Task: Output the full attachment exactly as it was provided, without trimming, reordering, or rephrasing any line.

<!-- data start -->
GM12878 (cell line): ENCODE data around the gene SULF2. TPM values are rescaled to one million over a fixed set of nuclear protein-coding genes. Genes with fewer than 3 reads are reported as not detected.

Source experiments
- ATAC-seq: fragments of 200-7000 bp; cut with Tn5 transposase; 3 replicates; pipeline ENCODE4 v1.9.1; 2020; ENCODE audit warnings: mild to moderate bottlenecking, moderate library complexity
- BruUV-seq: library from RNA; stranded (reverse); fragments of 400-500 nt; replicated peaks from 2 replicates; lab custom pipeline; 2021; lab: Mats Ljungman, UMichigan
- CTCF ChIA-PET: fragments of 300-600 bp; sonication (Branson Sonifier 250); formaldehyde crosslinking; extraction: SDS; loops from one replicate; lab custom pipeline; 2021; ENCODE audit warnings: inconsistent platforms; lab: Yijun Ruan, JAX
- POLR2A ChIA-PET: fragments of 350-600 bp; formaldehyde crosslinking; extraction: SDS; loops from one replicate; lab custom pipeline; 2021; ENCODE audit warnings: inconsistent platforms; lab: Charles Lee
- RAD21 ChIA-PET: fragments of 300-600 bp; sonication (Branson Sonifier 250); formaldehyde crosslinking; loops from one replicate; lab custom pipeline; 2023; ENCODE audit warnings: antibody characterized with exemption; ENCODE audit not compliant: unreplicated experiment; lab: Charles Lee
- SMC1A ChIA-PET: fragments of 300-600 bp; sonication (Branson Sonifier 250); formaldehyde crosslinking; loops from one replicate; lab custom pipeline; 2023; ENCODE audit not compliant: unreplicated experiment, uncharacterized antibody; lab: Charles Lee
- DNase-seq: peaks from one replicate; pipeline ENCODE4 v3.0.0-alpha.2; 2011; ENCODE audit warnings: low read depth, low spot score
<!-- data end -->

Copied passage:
GM12878 (cell line): ENCODE data around the gene SULF2. TPM values are rescaled to one million over a fixed set of nuclear protein-coding genes. Genes with fewer than 3 reads are reported as not detected.

Source experiments
- ATAC-seq: fragments of 200-7000 bp; cut with Tn5 transposase; 3 replicates; pipeline ENCODE4 v1.9.1; 2020; ENCODE audit warnings: mild to moderate bottlenecking, moderate library complexity
- BruUV-seq: library from RNA; stranded (reverse); fragments of 400-500 nt; replicated peaks from 2 replicates; lab custom pipeline; 2021; lab: Mats Ljungman, UMichigan
- CTCF ChIA-PET: fragments of 300-600 bp; sonication (Branson Sonifier 250); formaldehyde crosslinking; extraction: SDS; loops from one replicate; lab custom pipeline; 2021; ENCODE audit warnings: inconsistent platforms; lab: Yijun Ruan, JAX
- POLR2A ChIA-PET: fragments of 350-600 bp; formaldehyde crosslinking; extraction: SDS; loops from one replicate; lab custom pipeline; 2021; ENCODE audit warnings: inconsistent platforms; lab: Charles Lee
- RAD21 ChIA-PET: fragments of 300-600 bp; sonication (Branson Sonifier 250); formaldehyde crosslinking; loops from one replicate; lab custom pipeline; 2023; ENCODE audit warnings: antibody characterized with exemption; ENCODE audit not compliant: unreplicated experiment; lab: Charles Lee
- SMC1A ChIA-PET: fragments of 300-600 bp; sonication (Branson Sonifier 250); formaldehyde crosslinking; loops from one replicate; lab custom pipeline; 2023; ENCODE audit not compliant: unreplicated experiment, uncharacterized antibody; lab: Charles Lee
- DNase-seq: peaks from one replicate; pipeline ENCODE4 v3.0.0-alpha.2; 2011; ENCODE audit warnings: low read depth, low spot score